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Adele Hayer

on 14 March 2013

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GONERIL 'Pluck out his eyes!'

REGAN Interruption of Cornwall 'Hard, hard. O, filthy traitor'

REGAN Interruption of Cornwall [Plucks Gloucester's beard]

REGAN 'Give me thy sword. A peasant stands up thus?' [She takes a sword and runs at him behind]

REGAN 'Out, treacherous villan,
Thou call'st on him that hates thee. It was he
That made the overture of thy treasons to us,
Who is too good to pity thee' ACT ONE, SCENE ONE: PAGE 162 - 178 KEY QUOTES:

GONERIL 'Dearer than eyesight, space and liberty,
Beyond what can be valued, rich or rare,
No less than life, with grace, health, beauty, honour....
A love that makes breath poor and speech unable'
regular metre - rehearsed
tricolons - platitude, obsequious, cliche, vague, hyperbolic
irony - 'speech unable'

REGAN 'Which the most precious square of sense possesses'
sibilance - forced sweetness, contrived, hyperbolic

Can be contrasted with...

REGAN 'Tis the infirmity of his age'
GONERIL 'Poor judgement'
GONERIL ' I had rather lose the battle than that sister
Should loosen him and me.'

REGAN 'That's as we list to grace him.
Methinks our pleasure might have been demanded
Ere you had spoke so far. He led our powers,
Bore the commission of my place and person,
The which immediacy may well stand up
And call itself your brother.'
GONERIL 'Not so hot!
In his own grace he dolt exalt himself
More than in your addition.'

ALBANY to GONERIL 'Gilded serpent' GONERIL 'This admiration, sir, is much o' th' savour
Of other your new pranks. I do beseech you
To understand my purposes aright.
As you are old and reverend, you should be wise.
Here do you keep a hundred knights and squires;
Men so disorder'd, so debosh'd, and bold
That this our court, infected with their manners,
Shows like a riotous inn. Epicurism and lust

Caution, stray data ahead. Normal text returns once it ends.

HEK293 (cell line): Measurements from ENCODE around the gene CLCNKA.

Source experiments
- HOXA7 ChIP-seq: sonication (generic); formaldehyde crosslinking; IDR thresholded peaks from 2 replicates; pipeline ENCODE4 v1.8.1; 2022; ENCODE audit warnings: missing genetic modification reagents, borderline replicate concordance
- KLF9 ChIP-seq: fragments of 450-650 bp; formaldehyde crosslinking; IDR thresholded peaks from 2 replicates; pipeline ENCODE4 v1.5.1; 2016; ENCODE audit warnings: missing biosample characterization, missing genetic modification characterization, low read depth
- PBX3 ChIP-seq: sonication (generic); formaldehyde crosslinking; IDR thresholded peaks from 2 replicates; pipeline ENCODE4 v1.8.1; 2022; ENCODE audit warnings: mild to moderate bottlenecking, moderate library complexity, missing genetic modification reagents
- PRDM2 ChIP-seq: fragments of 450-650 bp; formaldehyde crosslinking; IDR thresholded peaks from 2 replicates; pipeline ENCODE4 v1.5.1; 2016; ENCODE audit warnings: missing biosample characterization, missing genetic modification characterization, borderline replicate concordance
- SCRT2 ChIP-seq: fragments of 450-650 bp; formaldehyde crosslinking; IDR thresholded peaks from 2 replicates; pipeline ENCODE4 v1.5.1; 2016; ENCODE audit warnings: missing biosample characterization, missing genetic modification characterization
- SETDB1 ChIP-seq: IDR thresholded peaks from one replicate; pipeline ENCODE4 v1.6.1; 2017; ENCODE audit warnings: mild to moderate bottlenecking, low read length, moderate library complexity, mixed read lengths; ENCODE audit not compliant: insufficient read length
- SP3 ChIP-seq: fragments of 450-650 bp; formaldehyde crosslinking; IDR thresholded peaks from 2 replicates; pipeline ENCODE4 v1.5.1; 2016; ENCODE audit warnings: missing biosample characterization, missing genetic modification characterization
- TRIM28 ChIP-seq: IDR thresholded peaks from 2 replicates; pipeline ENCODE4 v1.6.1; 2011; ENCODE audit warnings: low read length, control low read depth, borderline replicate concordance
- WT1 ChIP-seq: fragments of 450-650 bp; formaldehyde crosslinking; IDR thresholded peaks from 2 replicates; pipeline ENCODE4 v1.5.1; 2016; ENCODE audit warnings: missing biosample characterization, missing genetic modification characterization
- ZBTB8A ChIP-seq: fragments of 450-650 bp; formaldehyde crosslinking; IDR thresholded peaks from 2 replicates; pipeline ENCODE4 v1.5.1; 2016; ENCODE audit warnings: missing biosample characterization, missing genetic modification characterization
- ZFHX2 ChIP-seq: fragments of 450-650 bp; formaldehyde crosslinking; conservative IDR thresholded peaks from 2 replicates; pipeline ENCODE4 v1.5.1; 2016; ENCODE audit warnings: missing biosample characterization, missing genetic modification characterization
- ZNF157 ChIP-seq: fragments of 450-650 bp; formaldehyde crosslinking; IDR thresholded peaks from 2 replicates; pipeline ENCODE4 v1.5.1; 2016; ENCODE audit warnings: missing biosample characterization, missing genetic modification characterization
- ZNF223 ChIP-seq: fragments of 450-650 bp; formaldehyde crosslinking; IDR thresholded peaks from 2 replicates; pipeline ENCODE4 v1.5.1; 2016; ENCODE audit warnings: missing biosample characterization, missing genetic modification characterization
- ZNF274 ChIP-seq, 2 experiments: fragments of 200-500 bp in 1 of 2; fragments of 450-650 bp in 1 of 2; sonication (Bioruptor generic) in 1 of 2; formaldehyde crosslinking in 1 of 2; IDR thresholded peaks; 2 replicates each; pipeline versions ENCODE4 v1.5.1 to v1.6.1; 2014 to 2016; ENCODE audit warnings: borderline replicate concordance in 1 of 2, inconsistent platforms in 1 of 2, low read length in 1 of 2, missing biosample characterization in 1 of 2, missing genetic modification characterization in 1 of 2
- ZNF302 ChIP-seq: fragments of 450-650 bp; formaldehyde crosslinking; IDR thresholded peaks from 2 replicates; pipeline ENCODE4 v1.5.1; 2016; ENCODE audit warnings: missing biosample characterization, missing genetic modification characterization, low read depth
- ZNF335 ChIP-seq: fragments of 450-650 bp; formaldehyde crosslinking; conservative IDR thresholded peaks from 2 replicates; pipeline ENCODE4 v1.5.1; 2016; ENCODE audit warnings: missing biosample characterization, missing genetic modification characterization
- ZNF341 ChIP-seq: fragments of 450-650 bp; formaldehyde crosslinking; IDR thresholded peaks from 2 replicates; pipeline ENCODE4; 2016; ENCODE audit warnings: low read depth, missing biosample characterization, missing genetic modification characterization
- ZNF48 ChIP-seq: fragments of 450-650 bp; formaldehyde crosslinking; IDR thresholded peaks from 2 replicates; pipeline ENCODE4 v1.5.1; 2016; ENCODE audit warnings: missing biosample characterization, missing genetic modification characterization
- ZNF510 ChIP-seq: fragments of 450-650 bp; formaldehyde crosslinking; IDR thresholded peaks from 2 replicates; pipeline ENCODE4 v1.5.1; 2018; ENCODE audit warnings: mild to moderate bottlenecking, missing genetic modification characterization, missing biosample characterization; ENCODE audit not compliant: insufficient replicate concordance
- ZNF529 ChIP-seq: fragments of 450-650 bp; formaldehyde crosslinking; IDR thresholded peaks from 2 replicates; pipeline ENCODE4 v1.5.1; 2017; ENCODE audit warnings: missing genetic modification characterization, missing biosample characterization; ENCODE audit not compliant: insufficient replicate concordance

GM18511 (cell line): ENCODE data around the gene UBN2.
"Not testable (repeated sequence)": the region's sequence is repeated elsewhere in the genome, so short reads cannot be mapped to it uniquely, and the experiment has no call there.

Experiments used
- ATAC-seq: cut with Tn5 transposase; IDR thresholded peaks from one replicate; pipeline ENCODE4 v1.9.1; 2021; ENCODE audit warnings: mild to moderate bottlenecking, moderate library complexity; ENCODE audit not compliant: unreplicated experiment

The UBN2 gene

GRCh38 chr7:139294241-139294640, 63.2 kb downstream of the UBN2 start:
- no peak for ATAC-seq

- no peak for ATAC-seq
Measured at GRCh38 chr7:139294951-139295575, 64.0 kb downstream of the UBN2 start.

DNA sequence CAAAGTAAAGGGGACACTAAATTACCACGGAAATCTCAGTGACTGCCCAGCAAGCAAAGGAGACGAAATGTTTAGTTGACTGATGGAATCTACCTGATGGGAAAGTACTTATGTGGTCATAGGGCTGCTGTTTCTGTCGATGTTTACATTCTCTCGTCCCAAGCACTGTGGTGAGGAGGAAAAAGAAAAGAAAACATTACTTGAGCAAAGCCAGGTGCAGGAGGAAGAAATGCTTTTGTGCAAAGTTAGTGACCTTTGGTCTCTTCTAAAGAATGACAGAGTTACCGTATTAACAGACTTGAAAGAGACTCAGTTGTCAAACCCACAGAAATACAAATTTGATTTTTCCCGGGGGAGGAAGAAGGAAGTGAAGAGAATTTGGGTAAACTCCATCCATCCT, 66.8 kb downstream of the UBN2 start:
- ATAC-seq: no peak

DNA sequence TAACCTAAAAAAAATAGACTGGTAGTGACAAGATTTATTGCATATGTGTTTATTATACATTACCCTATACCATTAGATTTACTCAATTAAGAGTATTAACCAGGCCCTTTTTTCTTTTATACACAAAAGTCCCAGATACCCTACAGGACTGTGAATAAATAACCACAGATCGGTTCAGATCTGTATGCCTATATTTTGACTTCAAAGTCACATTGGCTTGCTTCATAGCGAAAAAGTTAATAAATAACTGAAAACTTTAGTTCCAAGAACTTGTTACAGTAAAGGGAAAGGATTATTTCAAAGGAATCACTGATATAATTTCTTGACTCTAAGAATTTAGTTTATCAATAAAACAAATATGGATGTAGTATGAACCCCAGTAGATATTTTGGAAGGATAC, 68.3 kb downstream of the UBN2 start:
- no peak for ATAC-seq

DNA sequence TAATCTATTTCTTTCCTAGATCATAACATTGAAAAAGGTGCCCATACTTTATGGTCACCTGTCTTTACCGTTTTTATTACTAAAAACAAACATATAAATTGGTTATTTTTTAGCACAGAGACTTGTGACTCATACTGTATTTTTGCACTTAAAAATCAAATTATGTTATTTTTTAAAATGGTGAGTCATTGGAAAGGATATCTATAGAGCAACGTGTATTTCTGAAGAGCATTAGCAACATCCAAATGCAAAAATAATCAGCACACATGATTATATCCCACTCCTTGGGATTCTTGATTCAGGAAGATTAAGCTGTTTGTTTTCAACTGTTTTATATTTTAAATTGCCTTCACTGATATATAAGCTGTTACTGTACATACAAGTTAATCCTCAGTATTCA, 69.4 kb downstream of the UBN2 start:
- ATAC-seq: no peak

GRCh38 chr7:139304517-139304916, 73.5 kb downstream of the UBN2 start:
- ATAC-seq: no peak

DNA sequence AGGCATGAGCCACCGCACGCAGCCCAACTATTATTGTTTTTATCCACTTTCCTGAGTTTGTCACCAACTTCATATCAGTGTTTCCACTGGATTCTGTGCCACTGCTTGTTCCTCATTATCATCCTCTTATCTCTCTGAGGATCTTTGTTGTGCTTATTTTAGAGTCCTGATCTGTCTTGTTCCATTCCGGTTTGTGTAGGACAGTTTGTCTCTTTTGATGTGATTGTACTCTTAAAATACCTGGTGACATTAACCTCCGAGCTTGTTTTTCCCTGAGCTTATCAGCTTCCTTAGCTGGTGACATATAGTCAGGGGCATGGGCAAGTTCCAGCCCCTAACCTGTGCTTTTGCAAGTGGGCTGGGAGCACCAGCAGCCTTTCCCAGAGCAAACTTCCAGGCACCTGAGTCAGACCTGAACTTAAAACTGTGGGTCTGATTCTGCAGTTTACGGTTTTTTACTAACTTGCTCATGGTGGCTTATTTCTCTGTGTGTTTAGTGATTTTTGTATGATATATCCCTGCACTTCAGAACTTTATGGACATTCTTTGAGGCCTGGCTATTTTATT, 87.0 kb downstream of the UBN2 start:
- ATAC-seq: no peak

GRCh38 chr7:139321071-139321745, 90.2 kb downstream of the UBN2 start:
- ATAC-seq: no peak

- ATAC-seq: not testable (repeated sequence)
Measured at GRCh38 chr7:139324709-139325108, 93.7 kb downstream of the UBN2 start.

Make it more like a tavern or a brothel
Than a grac'd palace. The shame itself doth speak
For instant remedy' demeaning, role reversal, childish - 'new pranks'

pleading, emphatic - the double ee in beseech

tricolon, plosive aliteration, repetition of 'so' - emphasises her frustration

sinful qualities - behaviour is condemned

contrast between 'brothel' and 'palace' KEY QUOTES:

REGAN 'You are old:
Nature in you stands on the very verge of her confine. You should be ruled and led
By some discretion'

REGAN 'unsightly tricks'

REGAN (Interruption) 'And in good time you gave it'

GONERIL 'What need you five and twenty? Ten? Or five?
REGAN ... 'What need one?' very verge - alliteration stressing the
alluding to Gloucester's attempted suicide?

enjambement of led

confine ruled led

'unsightly tricks' links to 'new pranks'
demeaning, childish, role reversal

Interruption of KL's 'I gave you all' - insolence, challenge of power, lack of respect

Combined front from Goneril and Regan A succession of interruptions by the sisters increase in violence

1) An interjection over Cornwall rational demands of the servants to 'seek out' Gloucester: irrational, violent, savage
Mirroring sentence structure, the sisters mirror each other

2)Over Cornwall's order to 'bind him', abusive, emasculation of Cornwall

3) Exerting physical dominance over Gloucester, savage and disrespectful action of tearing hairs from his beard. Lack of control

4) Total loss of control, abuse of power, cowardly in stabbing him from behind. sibling rivalry

'pleasure', 'powers' 'place and person'

treacherous, cunning CRITICS GONERIL Dishonest: “Dearer than eyesight”, Repetition of “beyond”
- her flattery and obsequious nature whilst claiming her love for Lear
- extremity of claims
- Lengthy lines contrasts to simplicity of Cordelia’s response

Cruel/Bloodthirsty: Regan: Hang him instantly! / Goneril: Pluck out his eyes!”
- more torturous/painful

Ambitious: “Idle old man,
That still would manage those authorities